# Determine the fixed field of a subgroup of $S_3$ and check the Galois correspondence

I came across this homework problem and I'm stumped. This is the third part of the problem, so to give some context, here's what we have so far:

Let $f(x)=x^3-2 \in \mathbb{Q}[x]$. We know that the splitting field is $K=\mathbb{Q}(\sqrt[3]{2},\omega)$, where $\omega$ is the 3rd root of unity. We have $[K:\mathbb{Q}]=6$, which is also the order of the Galois group $G(K,\mathbb{Q})$. Lastly, $G(K,\mathbb{Q})$ is isomorphic to the symmetric group $S_3$.

Here's the part with which I'm having trouble:

For a single nontrivial subgroup $H$ of $S_3$, find $K_H$ (the fixed field of $H$) and check the correspondence given in the fundamental theorem of Galois theory.

I decided to choose $H=\{id, (1,2,3), (1,3,2)\} \subset S_3$. We know that $K_H=\{a\in K\mid \sigma(a)=a \,\,\forall\,\, \sigma\in H\}$.

Let $\sigma \in H$. Then, we have the three following automorphisms

$\sigma_1 = \begin{pmatrix} 1&2&3\\3&1&2\end{pmatrix}$

$\sigma_2 = \begin{pmatrix} 1&2&3\\2&3&1\end{pmatrix}$

$\sigma_3 = \begin{pmatrix} 1&2&3\\1&2&3\end{pmatrix}$

Let $T=\mathbb{Q}(\omega)$ and let $\sigma\in G(K,T)$.

By looking at $\sigma_1$ or $\sigma_2$, we see that none of $r_1,r_2,r_3$ is in the fixed field $K_H$.

For the correspondence, I'm not exactly sure what the question is asking me to do. The fundamental theorem of Galois theory states that for $\mathbb{Q}\subset T \subset K$, we associate to $T$ the subgroup $G(K,T)\subset G(K, \mathbb{Q})$. Conversely, for $H\subset G(K,\mathbb{Q})$, associate to $H$ the fixed field $K_H$.

Under this correspondence, we have:

(1) $T=K_{G(K,T)}$

(2) $H=G(K,K_H)$

(3) $[K:T]=o(G(K,T))$ and $[T:\mathbb{Q}]=\frac{o(G(K,\mathbb{Q}))}{o(G(K,T))}$

(4) $T$ is a normal extension of $\mathbb{Q}$ iff $G(K,T)$ is a normal subgroup of $G(K,\mathbb{Q})$.

(5) If $T$ is normal over $\mathbb{Q}$, then $G(K,T)$ is isomorphic to the quotient group $G(K,\mathbb{Q})/G(K,T)$

This statement is very long, and I'm not sure if the question is asking me to verify that each of the five conditions holds for my specified $H$ and $T$ in $K$, or if it just wants me to verify that a one-to-one correspondence exists between $H$ and $T$. In either case, I'm not sure how to proceed.

I apologize for the long post. Any guidance at this point is greatly appreciated.

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I am sure by $H=(1,3,2)$ you actually mean subgroup generated by $(1~3~2)$... you said $\sigma\in H$ implies $\sigma =(1~3~2)$ which is not actually the case –  Praphulla Koushik Mar 23 '14 at 5:14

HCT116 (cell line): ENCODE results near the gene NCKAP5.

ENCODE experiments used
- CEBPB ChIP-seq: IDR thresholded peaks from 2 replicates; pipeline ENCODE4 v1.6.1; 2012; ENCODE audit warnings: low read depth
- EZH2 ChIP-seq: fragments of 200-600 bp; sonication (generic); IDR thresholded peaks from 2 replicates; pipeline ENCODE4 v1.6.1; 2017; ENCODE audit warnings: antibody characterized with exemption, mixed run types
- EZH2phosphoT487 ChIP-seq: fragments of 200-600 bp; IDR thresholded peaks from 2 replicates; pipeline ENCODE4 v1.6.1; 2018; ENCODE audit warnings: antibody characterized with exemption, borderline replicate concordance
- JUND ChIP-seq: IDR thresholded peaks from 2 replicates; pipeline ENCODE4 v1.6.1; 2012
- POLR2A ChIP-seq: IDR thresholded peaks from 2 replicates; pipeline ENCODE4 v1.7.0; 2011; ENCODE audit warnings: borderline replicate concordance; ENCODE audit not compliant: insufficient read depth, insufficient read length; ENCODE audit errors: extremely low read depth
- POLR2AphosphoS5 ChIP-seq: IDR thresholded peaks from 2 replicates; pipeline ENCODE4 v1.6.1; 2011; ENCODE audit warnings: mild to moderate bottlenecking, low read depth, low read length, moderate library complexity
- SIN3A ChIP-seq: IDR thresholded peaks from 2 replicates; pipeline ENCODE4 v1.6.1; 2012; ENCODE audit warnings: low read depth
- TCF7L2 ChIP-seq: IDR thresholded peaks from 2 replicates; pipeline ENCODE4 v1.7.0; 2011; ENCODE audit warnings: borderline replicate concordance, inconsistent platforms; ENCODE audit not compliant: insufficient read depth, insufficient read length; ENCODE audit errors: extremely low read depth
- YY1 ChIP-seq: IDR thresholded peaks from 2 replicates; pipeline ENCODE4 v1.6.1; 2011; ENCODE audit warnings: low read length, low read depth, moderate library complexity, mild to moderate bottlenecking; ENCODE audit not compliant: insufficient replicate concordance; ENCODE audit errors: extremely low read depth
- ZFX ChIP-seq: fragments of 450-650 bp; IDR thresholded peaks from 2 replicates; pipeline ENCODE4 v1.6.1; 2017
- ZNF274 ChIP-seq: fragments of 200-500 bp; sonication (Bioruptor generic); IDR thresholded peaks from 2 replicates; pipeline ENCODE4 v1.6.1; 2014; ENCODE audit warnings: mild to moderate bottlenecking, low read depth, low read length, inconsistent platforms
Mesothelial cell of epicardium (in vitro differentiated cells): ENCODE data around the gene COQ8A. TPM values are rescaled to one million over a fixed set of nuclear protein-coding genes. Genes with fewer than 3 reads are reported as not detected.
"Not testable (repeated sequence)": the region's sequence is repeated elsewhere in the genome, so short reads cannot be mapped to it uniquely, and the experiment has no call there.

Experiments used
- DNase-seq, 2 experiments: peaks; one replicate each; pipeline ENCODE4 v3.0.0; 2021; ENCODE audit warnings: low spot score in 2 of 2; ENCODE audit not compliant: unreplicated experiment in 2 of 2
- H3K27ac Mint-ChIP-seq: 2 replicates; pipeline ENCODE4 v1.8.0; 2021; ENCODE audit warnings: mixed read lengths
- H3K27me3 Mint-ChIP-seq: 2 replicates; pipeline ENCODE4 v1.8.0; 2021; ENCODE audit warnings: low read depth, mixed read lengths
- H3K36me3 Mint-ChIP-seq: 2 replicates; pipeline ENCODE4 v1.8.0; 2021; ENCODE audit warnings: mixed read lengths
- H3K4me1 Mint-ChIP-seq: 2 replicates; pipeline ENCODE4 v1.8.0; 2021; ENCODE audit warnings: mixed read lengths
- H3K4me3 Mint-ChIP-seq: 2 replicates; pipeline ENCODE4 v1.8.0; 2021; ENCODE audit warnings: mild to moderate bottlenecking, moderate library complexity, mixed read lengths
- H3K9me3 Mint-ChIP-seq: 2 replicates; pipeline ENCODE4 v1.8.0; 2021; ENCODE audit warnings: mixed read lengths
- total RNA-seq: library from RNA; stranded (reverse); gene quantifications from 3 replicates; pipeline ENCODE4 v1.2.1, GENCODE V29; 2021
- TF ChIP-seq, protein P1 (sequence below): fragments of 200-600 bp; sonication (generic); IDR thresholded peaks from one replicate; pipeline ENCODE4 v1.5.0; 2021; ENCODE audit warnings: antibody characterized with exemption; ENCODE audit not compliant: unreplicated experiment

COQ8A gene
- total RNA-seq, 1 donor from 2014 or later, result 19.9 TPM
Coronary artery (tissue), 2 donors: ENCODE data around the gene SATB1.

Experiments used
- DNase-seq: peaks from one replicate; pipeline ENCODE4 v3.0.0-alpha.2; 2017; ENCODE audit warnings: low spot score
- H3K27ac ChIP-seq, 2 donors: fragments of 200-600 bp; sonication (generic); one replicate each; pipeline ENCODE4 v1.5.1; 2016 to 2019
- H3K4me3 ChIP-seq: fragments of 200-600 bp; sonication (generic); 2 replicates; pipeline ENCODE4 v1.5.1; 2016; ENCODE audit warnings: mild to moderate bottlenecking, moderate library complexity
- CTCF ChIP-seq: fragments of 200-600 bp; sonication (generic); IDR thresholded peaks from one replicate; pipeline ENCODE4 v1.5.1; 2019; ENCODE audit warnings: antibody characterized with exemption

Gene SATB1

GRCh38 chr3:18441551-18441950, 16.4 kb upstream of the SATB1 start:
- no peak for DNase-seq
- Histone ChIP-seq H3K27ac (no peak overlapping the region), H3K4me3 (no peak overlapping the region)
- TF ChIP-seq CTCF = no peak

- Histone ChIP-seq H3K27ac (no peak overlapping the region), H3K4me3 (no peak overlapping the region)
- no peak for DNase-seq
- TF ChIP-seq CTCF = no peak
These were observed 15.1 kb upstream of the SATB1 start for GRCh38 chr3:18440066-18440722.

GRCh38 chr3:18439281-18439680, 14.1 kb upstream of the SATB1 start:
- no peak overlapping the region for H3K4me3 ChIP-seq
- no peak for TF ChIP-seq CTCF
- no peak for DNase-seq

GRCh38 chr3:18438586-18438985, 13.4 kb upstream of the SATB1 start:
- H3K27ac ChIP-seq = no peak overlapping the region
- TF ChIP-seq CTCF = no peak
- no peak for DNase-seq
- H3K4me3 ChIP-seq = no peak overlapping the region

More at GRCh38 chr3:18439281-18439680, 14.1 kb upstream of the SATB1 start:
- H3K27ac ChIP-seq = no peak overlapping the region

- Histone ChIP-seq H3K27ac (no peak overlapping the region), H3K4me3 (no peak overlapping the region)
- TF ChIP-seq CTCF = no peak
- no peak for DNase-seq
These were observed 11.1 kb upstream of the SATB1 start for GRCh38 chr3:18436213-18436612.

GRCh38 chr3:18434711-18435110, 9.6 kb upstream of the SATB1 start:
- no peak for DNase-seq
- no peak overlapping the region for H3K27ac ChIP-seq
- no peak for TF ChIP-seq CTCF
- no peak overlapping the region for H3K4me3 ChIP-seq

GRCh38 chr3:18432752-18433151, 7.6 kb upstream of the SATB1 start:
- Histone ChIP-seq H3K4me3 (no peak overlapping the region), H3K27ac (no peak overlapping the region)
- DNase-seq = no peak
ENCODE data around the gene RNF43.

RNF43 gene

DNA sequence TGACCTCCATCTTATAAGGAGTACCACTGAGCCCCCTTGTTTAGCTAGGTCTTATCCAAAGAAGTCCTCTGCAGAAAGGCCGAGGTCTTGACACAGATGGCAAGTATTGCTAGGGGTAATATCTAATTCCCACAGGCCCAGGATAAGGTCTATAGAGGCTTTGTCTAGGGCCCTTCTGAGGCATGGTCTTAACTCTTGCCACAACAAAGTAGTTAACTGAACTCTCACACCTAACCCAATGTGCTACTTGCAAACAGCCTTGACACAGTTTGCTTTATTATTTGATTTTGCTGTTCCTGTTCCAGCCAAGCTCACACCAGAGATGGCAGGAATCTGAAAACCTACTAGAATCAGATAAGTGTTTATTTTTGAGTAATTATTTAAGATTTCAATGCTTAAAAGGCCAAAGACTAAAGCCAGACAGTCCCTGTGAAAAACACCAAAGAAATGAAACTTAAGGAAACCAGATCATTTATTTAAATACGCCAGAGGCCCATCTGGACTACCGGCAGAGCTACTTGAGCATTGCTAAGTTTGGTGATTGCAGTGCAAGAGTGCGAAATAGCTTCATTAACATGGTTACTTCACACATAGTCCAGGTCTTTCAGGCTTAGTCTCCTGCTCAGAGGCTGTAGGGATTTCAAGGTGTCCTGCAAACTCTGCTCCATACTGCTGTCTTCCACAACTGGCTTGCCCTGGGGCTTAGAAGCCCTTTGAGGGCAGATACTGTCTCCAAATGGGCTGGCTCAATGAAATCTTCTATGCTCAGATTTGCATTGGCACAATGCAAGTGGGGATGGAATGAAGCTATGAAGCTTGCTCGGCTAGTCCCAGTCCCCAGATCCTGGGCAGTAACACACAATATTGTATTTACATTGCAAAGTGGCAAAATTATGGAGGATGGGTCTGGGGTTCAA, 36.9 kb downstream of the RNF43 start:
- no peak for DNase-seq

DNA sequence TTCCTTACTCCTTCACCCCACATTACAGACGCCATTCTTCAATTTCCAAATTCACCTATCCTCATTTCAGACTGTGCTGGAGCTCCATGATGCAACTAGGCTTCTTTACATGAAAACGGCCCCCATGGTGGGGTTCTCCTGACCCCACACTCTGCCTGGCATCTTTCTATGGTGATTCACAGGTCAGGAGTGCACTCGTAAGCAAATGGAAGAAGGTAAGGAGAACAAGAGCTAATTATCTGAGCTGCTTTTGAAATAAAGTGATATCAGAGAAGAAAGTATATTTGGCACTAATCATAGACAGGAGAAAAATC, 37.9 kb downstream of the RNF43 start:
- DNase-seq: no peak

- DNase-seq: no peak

It is asking you to verify that any sub field is coming from a subgroup and any subgroup would give a sub field... you have to check this correspondence.. I am not sure if he wants you to check for those normal subgroup cases... It is advised to write down explicitly all elements in the galois group i.e., given an element in galois group where does $\sqrt[3]{2}$ go and where does $\omega$ go.. –  Praphulla Koushik Mar 23 '14 at 5:18
You seem to have misunderstood what fixed field of $\sigma$ means. It consists of solutions of $\sigma(a)=a$. Your definition of $\sigma$ already told you that $\sigma(r_1)=r_3$, $\sigma(r_2)=r_1$ and $\sigma(r_3)=r_2$ (assuming that's what you meant by the permutation $(132)$). But $r_1\neq r_3\neq r_2\neq r_1$, so this very clearly means that none of $r_1,r_2,r_3$ is in the fixed field. See what happens to $$d=(r_1-r_3)(r_3-r_2)(r_2-r_1)$$ when you apply $\sigma$ to it. –  Jyrki Lahtonen Mar 23 '14 at 6:13
And, of course, +1 for explaining your thoughts. Makes it easier to see where the problem is. There is are two different but related concepts of fixed under $\sigma$. One could be called setwise, i.e. a set $S$ is fixed under $\sigma$, iff $\sigma(S)\subseteq S$. The other is elementwise, i.e. $\sigma(a)=a$ for all $a\in S$. Both of these concepts occur in Galois theory, so you need to pay attention to the difference. –  Jyrki Lahtonen Mar 23 '14 at 6:18
@PraphullaKoushik ah yes, I made a mistake. I do indeed mean the subgroup generated by $(1,3,2)$, namely $H=\{id, (1,2,3),(1,3,2)\}$. I'll edit that above. Thanks. –  Hildegarde Mar 23 '14 at 15:06